Rhabdoid brain tumours, also called atypical teratoid rhabdoid tumours, are lethal childhood cancers with characteristic genetic alterations of SMARCB1/hSNF5. Lack of biological understanding of the substantial clinical heterogeneity of these tumours restricts therapeutic advances. We integrated genomic and clinicopathological analyses of a cohort of patients with atypical teratoid rhabdoid tumours to find out the molecular basis for clinical heterogeneity in these tumours.We obtained 259 rhabdoid tumours from 37 international institutions and assessed transcriptional profiles in 43 primary tumours and copy number profiles in 38 primary tumours to discover molecular subgroups of atypical teratoid rhabdoid tumours. We used gene and pathway enrichment analyses to discover group-specific molecular markers and did immunohistochemical analyses on 125 primary tumours to evaluate clinicopathological significance of molecular subgroup and ASCL1-NOTCH signalling.Transcriptional analyses identified two atypical teratoid rhabdoid tumour subgroups with differential enrichment of genetic pathways, and distinct clinicopathological and survival features. Expression of ASCL1, a regulator of NOTCH signalling, correlated with supratentorial location (p=0·004) and superior 5-year overall survival (35%, 95% CI 13-57, and 20%, 6-34, for ASCL1-positive and ASCL1-negative tumours, respectively; p=0·033) in 70 patients who received multimodal treatment. ASCL1 expression also correlated with superior 5-year overall survival (34%, 7-61, and 9%, 0-21, for ASCL1-positive and ASCL1-negative tumours, respectively; p=0·001) in 39 patients who received only chemotherapy without radiation. Cox hazard ratios for overall survival in patients with differential ASCL1 enrichment treated with chemotherapy with or without radiation were 2·02 (95% CI 1·04-3·85; p=0·038) and 3·98 (1·71-9·26; p=0·001). Integrated analyses of molecular subgroupings with clinical prognostic factors showed three distinct clinical risk groups of tumours with different therapeutic outcomes.An integration of clinical risk factors and tumour molecular groups can be used to identify patients who are likely to have improved long-term radiation-free survival and might help therapeutic stratification of patients with atypical teratoid rhabdoid tumours.C17 Research Network, Genome Canada, b.r.a.i.n.child, Mitchell Duckman, Tal Doron and Suri Boon foundations.Copyright © 2015 Elsevier Ltd. All rights reserved.
Factors associated with participation in research conducted in a pediatric emergency department. - Pediatric emergency care
To examine the association of demographic and study characteristics in eligible subjects who agree to participate compared with those who did not participate in clinical research studies in a pediatric emergency department (PED).Information for all families approached for participation in PED-based clinical research studies during a 6-year period was recorded in an electronic database. This included demographic factors, decision to participate, primary reason for not participating, and study characteristics. Forty studies were included in this analysis. Differences in participation rate among demographic and study characteristics were examined. Multivariable logistic regression was used to predict the likelihood of participation.Participation rates were similar with respect to sex (50.1% in male vs 49.9% in female), whereas families with younger children were more likely to participate (mean age, 8.5 years vs 10.2 years among nonparticipants P < 0.001). White patients were more likely to participate than African American patients (54.7% vs 45.6% in African Americans, P < 0.001). The presence of compensation, brief time requirement, and older children was negatively associated with participation for moderate to very invasive studies. However, for noninvasive and mildly invasive studies, the presence of compensation and the time required were not associated with participation.Study characteristics including invasiveness, time required of patients, and whether compensation is offered, along with demographic factors, influence participation in clinical studies conducted in the PED. When designing a research study in the PED, these, along with novel approaches to including all races and ethnicities in PED research, should be considered.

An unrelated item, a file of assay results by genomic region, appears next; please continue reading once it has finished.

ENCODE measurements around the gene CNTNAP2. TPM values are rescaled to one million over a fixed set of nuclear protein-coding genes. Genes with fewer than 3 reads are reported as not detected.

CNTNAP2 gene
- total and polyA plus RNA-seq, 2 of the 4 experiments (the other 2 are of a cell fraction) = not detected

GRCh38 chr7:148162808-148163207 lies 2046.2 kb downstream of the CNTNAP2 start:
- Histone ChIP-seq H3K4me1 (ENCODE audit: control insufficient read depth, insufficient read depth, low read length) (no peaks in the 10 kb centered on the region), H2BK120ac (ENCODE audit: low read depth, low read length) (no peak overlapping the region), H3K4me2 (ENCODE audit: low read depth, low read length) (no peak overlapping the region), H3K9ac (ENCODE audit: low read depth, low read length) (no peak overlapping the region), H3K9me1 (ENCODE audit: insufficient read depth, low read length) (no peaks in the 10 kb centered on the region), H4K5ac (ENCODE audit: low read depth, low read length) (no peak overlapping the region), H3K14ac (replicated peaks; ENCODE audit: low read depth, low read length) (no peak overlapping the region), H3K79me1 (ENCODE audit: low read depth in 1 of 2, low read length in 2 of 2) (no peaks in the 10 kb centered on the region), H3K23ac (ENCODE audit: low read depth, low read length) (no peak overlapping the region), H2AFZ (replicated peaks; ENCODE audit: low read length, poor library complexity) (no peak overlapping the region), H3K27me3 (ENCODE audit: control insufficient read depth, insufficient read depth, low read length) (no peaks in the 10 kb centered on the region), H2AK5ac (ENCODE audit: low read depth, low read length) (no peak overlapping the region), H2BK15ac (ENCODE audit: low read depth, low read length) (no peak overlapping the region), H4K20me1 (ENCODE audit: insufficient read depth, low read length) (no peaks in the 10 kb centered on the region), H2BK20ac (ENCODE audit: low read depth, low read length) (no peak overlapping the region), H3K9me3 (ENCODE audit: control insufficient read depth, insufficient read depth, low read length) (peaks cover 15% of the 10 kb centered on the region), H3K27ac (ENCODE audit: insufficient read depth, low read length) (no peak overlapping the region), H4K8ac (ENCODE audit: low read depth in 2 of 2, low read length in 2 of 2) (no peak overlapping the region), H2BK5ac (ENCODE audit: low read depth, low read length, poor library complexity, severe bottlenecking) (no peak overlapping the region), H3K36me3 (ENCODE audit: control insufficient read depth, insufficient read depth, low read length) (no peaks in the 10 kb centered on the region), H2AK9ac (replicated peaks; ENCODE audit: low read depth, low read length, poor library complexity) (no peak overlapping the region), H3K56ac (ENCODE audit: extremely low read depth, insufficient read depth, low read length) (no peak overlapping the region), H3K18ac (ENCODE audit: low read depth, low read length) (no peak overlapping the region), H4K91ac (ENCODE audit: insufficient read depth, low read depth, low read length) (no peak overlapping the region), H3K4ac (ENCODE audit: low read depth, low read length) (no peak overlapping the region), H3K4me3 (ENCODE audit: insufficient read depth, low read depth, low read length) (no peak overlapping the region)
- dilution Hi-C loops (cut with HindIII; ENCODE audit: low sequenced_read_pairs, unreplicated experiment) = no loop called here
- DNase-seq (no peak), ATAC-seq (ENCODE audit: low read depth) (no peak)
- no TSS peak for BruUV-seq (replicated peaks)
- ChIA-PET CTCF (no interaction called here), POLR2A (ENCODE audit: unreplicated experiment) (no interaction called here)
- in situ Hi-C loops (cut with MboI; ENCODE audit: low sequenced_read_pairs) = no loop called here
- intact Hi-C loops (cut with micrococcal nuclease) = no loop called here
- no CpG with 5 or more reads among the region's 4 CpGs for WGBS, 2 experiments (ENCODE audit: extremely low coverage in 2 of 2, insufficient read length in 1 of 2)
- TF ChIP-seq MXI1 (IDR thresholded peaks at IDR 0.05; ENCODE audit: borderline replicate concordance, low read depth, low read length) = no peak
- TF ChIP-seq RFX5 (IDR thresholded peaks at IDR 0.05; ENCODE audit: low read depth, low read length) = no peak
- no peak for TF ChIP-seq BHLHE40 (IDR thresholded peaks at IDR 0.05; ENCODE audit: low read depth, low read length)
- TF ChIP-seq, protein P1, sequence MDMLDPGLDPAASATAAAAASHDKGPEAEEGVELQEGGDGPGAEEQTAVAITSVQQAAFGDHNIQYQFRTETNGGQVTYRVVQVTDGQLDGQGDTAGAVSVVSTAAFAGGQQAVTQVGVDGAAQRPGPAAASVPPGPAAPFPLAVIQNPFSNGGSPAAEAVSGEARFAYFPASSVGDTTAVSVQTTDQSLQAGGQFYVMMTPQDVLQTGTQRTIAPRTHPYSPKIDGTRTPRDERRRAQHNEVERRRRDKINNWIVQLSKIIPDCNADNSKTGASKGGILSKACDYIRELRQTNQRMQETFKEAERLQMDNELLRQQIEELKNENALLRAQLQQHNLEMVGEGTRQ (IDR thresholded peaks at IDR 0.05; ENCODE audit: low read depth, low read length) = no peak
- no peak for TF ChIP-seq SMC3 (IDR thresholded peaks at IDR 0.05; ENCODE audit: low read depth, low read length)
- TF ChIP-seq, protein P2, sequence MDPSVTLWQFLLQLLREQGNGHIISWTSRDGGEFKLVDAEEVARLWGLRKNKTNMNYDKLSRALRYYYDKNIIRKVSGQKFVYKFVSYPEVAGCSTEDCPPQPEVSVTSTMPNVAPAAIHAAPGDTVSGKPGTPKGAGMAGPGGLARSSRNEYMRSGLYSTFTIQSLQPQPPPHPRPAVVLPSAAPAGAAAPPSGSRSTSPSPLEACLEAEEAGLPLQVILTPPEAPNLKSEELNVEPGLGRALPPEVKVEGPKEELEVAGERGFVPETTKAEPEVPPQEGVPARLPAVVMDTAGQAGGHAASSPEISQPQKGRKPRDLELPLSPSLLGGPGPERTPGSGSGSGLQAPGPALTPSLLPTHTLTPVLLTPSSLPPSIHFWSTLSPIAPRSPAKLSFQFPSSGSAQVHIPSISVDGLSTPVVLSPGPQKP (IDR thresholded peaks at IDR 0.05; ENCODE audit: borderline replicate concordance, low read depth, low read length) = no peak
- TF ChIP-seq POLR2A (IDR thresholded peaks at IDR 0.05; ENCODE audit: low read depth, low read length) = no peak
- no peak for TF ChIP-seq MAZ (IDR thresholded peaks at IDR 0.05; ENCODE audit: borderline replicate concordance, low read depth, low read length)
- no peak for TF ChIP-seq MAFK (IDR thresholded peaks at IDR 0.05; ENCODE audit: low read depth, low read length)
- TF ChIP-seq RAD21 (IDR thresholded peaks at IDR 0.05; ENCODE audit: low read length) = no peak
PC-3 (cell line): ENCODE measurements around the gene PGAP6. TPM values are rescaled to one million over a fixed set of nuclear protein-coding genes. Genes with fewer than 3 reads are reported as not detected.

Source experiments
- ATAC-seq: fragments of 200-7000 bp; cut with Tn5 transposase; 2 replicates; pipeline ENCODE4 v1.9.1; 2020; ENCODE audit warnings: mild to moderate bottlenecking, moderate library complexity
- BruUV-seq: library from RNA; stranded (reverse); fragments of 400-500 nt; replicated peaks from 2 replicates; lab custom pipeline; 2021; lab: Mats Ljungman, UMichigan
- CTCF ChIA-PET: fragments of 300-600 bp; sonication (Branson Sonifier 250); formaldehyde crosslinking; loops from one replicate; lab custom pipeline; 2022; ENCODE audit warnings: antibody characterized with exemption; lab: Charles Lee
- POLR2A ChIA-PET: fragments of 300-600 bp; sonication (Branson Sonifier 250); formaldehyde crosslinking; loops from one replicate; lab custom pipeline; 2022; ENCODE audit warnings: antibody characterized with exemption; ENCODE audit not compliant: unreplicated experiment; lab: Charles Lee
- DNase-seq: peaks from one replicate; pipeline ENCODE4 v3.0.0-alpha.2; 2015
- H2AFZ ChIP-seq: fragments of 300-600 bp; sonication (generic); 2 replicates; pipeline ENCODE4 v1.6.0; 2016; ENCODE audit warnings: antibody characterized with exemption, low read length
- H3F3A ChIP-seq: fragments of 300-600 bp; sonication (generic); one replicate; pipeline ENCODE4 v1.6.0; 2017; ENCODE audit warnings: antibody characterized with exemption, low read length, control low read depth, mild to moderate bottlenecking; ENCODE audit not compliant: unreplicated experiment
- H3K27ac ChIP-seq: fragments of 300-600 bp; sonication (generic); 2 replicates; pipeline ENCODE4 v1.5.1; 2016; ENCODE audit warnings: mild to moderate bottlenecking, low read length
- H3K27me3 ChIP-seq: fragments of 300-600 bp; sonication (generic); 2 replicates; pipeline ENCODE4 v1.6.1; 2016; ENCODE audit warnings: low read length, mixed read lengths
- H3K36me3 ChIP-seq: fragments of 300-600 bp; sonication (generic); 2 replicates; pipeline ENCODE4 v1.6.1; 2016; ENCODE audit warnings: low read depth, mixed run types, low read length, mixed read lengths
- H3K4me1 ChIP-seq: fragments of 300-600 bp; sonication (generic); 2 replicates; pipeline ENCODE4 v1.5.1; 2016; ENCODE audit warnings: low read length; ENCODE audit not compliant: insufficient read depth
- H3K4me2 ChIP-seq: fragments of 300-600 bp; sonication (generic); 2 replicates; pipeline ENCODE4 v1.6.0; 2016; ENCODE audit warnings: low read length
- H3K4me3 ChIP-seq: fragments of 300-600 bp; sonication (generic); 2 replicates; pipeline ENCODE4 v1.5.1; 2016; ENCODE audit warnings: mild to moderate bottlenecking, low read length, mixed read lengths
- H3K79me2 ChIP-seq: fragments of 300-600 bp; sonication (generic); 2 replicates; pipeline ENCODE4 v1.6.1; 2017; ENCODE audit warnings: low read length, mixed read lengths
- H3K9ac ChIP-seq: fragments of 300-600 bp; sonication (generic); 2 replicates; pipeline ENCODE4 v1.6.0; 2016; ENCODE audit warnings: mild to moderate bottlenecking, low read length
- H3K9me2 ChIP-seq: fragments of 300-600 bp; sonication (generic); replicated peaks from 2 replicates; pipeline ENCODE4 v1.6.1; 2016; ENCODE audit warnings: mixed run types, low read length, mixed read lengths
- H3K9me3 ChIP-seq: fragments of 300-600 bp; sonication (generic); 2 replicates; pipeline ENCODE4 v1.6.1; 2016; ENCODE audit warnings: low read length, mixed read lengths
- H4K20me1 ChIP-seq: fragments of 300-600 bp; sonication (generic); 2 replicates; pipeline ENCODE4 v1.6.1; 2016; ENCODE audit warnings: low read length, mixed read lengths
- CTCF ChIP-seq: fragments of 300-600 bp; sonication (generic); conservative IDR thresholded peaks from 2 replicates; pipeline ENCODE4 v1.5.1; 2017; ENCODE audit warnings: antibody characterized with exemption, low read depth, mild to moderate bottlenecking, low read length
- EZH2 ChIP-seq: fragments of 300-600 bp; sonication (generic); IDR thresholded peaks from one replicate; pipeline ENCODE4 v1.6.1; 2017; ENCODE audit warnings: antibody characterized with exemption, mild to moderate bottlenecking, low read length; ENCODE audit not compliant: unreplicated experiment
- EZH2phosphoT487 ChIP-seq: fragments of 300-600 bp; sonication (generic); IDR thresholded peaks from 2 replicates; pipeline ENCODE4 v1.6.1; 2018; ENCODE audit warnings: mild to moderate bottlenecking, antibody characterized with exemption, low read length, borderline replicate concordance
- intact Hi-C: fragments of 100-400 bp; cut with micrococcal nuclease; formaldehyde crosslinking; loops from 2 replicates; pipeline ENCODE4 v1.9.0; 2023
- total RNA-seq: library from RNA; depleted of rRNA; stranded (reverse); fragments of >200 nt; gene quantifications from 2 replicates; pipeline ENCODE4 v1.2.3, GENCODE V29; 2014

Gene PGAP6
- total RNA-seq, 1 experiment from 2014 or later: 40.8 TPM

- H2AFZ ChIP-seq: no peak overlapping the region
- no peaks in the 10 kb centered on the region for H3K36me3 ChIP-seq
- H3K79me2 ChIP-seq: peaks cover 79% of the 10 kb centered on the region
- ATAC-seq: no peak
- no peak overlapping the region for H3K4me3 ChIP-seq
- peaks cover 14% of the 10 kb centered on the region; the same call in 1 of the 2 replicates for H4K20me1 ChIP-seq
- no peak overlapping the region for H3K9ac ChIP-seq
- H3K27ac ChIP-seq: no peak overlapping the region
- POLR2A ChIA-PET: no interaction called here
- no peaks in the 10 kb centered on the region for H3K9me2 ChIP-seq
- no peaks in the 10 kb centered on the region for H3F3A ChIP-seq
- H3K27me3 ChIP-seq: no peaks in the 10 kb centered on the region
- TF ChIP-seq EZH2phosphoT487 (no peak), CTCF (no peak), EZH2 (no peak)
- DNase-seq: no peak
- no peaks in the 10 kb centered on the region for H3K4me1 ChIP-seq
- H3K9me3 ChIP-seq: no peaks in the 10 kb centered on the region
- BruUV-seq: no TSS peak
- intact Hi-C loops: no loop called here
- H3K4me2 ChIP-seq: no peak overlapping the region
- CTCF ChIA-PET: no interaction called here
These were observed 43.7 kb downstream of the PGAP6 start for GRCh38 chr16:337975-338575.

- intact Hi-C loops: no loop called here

A PROGNOSTIC SCORE FOR ACUTE GRAFT-VERSUS-HOST DISEASE BASED ON BIOMARKERS: A MULTICENTER STUDY. - The Lancet. Haematology
Graft-versus-host disease (GVHD) is the major cause of non-relapse mortality (NRM) after allogeneic hematopoietic stem-cell transplantation (HCT). The severity of symptoms at the onset of GVHD does not accurately define risk, and thus most patients are treated alike with high dose systemic corticosteroids. We aimed to define clinically meaningful risk strata for patients with newly diagnosed acute GVHD using plasma biomarkers.We prospectively collected plasma from 492 HCT patients with newly diagnosed acute GVHD and randomly divided them into training (n=328) and test (n=164) sets. We used the concentrations of three recently validated biomarkers (TNFR1, ST2, and REG3α) to create an algorithm that computed the probability of NRM six months after GVHD onset for individual patients in the training set alone. We rank ordered the probabilities and identified thresholds that created three distinct NRM scores. We evaluated the algorithm in the testset, and again in an independent validation set of 300 additional HCT patients enrolled on multicenter clinical trials of primary therapy for acute GVHD.In all three datasets, the cumulative incidence of twelve month NRM significantly increased as the GVHD score increased (8% [95% confidence interval (CI); 3%, 16%], 27% [95% CI; 20%%, 34%], and 46% [95% CI; 33%, 58%], for scores 1, 2 and 3 respectively in the multicenter validation set, p<0 · 0001). Conversely, the response rates to primary GVHD treatment decreased as the GVHD score increased (86%, 67%, and 46%, for scores 1, 2 and 3 respectively in the multicenter validation set, p<0 · 0001).Biomarker-based scores can be used to guide risk-adapted therapy at the onset of acute GVHD.
Preexisting human antibodies neutralize recently emerged H7N9 influenza strains. - The Journal of clinical investigation
The emergence and seasonal persistence of pathogenic H7N9 influenza viruses in China have raised concerns about the pandemic potential of this strain, which, if realized, would have a substantial effect on global health and economies. H7N9 viruses are able to bind to human sialic acid receptors and are also able to develop resistance to neuraminidase inhibitors without a loss in fitness. It is not clear whether prior exposure to circulating human influenza viruses or influenza vaccination confers immunity to H7N9 strains. Here, we demonstrate that 3 of 83 H3 HA-reactive monoclonal antibodies generated by individuals that had previously undergone influenza A virus vaccination were able to neutralize H7N9 viruses and protect mice against homologous challenge. The H7N9-neutralizing antibodies bound to the HA stalk domain but exhibited a difference in their breadth of reactivity to different H7 influenza subtypes. Mapping viral escape mutations suggested that these antibodies bind at least two different epitopes on the stalk region. Together, these results indicate that these broadly neutralizing antibodies may contribute to the development of therapies against H7N9 strains and may also be effective against pathogenic H7 strains that emerge in the future.

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9961 Sierra Ave
Fontana, CA 92335
909 273-3910